My grandfather fought in the Civil War with the Union soldiers. His brother fought on the Southern side. One time they met, passed and never spoke and never saw each other again. I have heard my mother tell of his telling about the soldiers being so hungry a storekeeper gave them a barrel of crackers, telling them they were wormy, but they ate them anyway.
When the word came that the Confederate soldiers were coming, my grandmother took his rifle out and buried it. Later it was dug up and found ruined by rust, as she hadn't thought to wrap it. She was a young girl with, I believe, one little girl at the time.
My grandfather came out a Lieutenant, and when he walked in at home Grandmother was sewing on a black dress, and it hurt him worse than anything he had been through.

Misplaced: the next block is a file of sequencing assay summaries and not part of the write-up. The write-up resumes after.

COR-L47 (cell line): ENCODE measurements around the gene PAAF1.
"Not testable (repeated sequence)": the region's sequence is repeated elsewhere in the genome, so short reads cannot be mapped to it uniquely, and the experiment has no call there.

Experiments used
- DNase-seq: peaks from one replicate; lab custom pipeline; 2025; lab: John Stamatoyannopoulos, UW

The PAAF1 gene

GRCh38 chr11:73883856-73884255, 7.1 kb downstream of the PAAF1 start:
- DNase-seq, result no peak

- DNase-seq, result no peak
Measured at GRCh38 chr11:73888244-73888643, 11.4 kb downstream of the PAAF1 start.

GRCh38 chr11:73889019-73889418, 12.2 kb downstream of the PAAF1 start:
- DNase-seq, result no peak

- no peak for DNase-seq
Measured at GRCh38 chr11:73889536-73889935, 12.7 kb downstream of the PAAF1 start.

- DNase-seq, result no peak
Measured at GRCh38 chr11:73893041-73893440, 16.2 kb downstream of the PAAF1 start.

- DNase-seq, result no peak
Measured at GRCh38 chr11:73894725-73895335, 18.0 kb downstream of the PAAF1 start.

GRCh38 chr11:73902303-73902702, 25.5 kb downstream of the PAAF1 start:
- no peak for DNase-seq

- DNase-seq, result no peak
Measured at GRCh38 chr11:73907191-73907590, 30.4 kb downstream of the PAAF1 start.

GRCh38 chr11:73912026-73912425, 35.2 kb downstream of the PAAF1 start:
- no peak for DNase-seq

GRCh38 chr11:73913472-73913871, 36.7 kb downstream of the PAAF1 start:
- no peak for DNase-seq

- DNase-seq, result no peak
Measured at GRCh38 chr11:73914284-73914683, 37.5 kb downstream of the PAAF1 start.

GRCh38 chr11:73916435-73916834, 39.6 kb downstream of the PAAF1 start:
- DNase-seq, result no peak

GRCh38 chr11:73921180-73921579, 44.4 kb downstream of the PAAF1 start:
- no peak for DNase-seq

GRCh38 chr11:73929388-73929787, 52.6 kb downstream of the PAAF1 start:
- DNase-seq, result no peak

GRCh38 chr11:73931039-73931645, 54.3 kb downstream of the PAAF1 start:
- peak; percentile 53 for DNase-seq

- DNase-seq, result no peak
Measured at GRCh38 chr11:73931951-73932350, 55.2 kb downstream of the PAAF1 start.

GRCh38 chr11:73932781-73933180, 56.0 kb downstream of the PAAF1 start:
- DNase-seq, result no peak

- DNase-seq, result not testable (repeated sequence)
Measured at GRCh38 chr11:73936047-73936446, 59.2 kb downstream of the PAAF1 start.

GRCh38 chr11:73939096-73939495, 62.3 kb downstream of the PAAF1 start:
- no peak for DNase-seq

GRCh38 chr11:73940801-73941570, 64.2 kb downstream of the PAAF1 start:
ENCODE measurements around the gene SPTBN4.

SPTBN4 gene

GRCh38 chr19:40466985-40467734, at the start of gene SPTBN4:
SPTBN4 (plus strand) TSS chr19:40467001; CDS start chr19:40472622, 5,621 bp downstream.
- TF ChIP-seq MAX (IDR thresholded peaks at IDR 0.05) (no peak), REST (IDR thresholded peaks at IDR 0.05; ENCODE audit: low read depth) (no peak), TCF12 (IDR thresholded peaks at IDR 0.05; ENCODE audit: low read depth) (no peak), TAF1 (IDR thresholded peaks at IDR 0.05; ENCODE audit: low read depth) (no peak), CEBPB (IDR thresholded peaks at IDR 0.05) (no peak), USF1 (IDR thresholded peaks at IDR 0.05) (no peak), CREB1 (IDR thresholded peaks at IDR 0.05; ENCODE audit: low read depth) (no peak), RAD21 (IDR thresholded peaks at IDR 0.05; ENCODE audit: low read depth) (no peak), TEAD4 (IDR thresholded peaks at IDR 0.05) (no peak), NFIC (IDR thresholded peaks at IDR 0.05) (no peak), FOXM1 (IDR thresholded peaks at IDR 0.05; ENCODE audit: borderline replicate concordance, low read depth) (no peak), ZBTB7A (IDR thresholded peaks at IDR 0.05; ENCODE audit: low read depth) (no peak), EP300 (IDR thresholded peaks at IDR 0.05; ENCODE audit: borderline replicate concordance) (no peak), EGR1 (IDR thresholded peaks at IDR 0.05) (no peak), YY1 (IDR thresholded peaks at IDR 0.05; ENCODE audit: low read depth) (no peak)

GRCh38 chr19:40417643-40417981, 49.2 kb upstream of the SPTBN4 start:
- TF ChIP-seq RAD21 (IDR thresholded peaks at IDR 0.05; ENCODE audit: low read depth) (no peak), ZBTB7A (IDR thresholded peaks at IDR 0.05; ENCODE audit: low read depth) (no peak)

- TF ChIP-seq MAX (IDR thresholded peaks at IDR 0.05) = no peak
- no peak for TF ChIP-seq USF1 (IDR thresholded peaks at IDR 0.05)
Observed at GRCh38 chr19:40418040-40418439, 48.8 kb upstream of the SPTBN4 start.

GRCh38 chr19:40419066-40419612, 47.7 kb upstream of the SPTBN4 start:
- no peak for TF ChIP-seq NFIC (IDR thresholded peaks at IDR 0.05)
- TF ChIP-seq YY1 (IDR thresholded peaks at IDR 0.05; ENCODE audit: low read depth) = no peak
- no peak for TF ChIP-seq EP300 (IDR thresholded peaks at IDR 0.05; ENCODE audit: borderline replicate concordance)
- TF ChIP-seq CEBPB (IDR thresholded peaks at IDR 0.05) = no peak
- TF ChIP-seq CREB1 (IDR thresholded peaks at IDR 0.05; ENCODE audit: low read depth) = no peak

Mrs. L. G. Hazen
Back in 1955 a call went out from the editors of the then CAPPER’S WEEKLY asking for readers to send in articles on true pioneers. Hundreds of letters came pouring in from early settlers and their children, many in their 80s and 90s, and from grandchildren of settlers, all with tales to tell. So many articles were received that a decision was made to create a book, and in 1956, the first My Folks title – My Folks Came in a Covered Wagon – hit the shelves. Nine other books have since been published in the My Folks series, all filled to the brim with true tales from CAPPER’s readers, and we are proud to make those stories available to our growing online community.